Recently I’ve been thinking through some of the mistakes and hindrances which have attended my preparation for preaching over the past 18 years, as well as some of the things which have been of real benefit to me as time has gone on. The post below, and those which will follow it, are written from the perspective of learning from doing things wrong, and then trying to find ways to overcome those errors. I hope that these reflections might be affirmative of others, or might provide encouragement to those who, like me, struggle to get ready to preach week-on-week:
A thousand micro-stresses, and as many distractions can keep me from the work of getting ready to teach God’s Word. By personality I find myself overawed by tough tasks, naturally inferior to formidable things – and there are few more daunting undertakings than declaring the whole counsel of God. As a result, I can immerse myself in a plethora of worthy things, all ministry-centric, which can buffer me from the reality of what lies before me. I am also a perfectionist when it comes to preparation, so I am reticent about committing myself too early in the week, getting notes down too soon for fear that they might not be up to scratch. For the first years of my preaching ministry this had a crippling and counter-productive effect, shunting my preparation into a space where I faced crushing last-minute pressures to be prepared on time and, ironically, weaponising my perfectionism against producing my best work.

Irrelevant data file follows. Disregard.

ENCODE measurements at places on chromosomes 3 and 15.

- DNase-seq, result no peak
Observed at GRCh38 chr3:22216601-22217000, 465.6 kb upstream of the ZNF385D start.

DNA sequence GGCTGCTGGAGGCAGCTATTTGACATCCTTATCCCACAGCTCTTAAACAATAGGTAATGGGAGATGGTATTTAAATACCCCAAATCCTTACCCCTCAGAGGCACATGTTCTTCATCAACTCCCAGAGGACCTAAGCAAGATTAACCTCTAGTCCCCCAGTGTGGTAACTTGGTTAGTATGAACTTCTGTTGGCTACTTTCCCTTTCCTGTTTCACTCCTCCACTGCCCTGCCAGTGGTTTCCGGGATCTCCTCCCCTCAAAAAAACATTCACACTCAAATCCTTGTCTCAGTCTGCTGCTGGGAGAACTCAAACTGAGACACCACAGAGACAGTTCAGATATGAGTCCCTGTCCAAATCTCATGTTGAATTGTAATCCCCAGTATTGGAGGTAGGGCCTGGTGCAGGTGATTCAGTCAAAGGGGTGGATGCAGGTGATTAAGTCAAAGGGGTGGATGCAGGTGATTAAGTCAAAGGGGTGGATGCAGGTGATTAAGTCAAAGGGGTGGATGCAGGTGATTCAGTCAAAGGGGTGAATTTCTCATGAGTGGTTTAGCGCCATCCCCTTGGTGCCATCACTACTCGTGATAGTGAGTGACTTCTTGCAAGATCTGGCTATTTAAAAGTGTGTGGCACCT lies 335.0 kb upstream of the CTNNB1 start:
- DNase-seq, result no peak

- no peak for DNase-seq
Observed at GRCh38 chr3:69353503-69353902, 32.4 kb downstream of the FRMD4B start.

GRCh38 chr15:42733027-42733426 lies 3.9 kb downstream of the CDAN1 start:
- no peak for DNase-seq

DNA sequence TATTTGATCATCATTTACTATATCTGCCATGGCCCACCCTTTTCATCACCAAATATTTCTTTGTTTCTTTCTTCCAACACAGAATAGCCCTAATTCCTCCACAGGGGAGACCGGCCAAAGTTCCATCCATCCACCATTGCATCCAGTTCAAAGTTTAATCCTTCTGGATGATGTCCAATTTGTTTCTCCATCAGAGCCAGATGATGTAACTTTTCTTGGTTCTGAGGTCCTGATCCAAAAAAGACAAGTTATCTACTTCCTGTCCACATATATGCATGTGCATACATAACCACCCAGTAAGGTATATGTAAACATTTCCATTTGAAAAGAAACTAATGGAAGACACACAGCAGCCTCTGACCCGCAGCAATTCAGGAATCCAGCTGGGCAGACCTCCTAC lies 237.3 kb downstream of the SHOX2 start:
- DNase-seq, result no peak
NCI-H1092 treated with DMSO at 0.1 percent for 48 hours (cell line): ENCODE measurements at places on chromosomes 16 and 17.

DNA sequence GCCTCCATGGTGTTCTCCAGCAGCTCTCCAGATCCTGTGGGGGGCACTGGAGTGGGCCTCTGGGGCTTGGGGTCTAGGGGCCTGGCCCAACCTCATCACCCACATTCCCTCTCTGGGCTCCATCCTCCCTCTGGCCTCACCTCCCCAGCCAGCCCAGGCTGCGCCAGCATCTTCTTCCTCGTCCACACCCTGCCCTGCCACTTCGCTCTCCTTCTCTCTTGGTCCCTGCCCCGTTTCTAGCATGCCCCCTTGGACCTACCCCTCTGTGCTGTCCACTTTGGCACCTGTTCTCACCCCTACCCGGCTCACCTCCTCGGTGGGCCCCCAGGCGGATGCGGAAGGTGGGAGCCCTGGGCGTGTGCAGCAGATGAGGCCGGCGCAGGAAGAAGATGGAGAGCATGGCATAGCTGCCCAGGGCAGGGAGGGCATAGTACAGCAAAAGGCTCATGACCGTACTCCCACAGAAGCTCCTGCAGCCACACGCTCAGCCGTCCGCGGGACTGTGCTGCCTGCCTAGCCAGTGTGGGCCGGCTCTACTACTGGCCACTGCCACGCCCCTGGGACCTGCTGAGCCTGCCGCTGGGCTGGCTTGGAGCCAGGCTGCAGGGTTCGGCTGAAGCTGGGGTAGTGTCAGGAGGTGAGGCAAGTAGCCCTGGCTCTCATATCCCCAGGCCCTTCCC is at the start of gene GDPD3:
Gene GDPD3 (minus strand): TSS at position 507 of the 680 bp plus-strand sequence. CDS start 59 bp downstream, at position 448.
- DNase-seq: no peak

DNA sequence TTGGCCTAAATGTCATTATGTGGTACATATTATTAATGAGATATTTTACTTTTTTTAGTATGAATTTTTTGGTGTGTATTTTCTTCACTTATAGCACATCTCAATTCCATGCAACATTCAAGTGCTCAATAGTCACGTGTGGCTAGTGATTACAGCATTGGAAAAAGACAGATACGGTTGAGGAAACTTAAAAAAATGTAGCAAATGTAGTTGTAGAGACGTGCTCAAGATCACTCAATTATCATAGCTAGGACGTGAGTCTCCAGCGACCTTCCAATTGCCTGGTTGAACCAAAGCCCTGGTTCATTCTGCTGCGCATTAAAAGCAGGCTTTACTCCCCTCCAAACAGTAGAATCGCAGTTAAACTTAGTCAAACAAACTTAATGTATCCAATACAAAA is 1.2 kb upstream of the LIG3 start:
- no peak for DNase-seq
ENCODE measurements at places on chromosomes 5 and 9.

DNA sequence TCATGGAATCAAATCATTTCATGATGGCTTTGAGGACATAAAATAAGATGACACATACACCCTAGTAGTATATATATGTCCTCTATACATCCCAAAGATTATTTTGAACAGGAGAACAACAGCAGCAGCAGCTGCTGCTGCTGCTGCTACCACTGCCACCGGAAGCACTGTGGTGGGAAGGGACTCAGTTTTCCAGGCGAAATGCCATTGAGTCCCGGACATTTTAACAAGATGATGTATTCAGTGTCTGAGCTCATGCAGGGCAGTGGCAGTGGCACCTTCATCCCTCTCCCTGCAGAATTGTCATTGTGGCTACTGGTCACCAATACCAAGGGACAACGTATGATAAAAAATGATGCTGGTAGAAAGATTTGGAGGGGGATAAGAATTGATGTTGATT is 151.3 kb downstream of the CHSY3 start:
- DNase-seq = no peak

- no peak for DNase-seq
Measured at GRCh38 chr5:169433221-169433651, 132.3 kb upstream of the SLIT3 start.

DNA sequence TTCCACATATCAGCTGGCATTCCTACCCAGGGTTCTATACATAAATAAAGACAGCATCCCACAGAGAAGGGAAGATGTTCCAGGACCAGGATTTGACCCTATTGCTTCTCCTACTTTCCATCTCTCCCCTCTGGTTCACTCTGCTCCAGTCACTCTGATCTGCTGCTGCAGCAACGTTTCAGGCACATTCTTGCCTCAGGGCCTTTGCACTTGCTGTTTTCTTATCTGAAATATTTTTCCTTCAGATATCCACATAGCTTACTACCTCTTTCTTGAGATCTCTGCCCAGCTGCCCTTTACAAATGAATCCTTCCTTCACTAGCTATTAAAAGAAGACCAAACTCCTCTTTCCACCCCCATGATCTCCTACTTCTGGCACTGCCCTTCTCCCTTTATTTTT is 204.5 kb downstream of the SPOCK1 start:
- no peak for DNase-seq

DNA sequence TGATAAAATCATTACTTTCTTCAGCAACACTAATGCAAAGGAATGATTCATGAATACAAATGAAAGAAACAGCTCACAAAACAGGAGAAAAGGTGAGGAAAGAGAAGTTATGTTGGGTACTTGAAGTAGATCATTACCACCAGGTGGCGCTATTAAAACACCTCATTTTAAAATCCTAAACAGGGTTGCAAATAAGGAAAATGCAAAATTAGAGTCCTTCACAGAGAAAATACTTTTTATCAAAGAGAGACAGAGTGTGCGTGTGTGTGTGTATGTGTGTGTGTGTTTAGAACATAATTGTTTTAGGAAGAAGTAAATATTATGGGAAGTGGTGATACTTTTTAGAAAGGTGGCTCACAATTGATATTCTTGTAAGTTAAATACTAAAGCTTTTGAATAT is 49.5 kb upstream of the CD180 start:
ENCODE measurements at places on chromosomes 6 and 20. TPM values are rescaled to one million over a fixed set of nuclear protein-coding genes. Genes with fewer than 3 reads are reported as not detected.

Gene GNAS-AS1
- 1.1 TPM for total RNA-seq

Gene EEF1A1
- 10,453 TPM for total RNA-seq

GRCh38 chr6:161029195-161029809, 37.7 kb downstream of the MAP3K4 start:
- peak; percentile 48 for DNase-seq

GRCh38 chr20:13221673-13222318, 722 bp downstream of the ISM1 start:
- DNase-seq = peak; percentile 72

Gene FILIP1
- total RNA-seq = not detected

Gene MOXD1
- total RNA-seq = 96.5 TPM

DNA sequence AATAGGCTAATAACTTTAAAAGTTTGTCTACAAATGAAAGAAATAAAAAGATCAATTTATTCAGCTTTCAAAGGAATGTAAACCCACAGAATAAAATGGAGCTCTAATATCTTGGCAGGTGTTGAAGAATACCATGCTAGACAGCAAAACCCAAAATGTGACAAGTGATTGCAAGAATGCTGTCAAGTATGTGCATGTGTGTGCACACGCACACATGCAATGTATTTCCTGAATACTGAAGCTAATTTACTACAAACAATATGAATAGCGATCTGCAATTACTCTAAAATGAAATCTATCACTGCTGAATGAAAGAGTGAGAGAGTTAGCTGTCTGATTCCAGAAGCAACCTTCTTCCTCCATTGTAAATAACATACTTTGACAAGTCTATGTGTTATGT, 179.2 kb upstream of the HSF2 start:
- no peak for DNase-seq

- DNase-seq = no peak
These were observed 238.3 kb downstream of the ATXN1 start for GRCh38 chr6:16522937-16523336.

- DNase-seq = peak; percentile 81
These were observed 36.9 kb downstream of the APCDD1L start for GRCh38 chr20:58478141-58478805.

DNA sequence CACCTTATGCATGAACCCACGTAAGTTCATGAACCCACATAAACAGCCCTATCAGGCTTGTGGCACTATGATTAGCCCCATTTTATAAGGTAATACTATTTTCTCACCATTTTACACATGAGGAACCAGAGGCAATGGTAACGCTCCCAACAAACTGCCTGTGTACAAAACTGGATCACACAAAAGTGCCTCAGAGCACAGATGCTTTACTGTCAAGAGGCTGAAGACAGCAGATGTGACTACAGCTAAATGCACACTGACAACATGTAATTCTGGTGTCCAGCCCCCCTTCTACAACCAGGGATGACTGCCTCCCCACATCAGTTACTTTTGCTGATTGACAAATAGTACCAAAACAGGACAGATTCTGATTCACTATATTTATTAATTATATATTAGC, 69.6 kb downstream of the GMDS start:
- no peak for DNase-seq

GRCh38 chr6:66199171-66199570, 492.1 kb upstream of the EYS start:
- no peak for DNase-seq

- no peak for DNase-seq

One way in which I came to counter this was to prioritise and emphasise my reading of the passage I was to preach on. This might sound like the most elementary insight, but intentionally familiarising myself with the text provided a release from the fears I felt about doing justice to it. By reading I have at least six things in mind:
1. Read early: the hours after a Sunday evening service are unique in a preacher’s week. In this narrow gap there is room to rest, to not feel the burn of pressing deadlines, and to process how the day has gone. To intrude further reading into these moments may not work for everyone, but one of the chief ways that I have come to manage my anxiety about next week’s ministry is to begin my reading right way, one full week before I am to preach. By reading I don’t mean in-depth analysis or exegesis, I don’t mean extended hours of carefully poring over the text, but just a snapshot of the lie of the land ahead, an idea of what’s next in my preaching plan, what kind of territory awaits in the incoming week, what kinds of challenges I might be facing. The benefit of this is that it quantifies the task of coming preparation rather than it remaining a nebulous bundle of pressure, and it also allows me to plug context from what I have just preached on into what I am next to preach on. This might be a ten minute reading exercise, but it draws the sting from preparation stress considerably.
2. Read repeatedly: before pen goes to paper, before notes are on the horizon, before outlines are a possibility I keep reading, and rereading the passage in hand. What I have glanced through on a Sunday night becomes my more sustained reading on Monday, Tuesday and so on. Whatever other work begins to assemble itself around the section of Scripture, I try not to lose sight of simple reading, revising, and rehearsing what this passage is saying for itself. In essence, by the time the following Lord’s Day has come round I should be familiar with the content of the passage, and even its shape on the page. The confidence which this process instils is hard to overstate, as the terra incognita which could so easily throw the co-ordinates of my whole week in the study becomes a neighbourhood in which I live and with which I interact.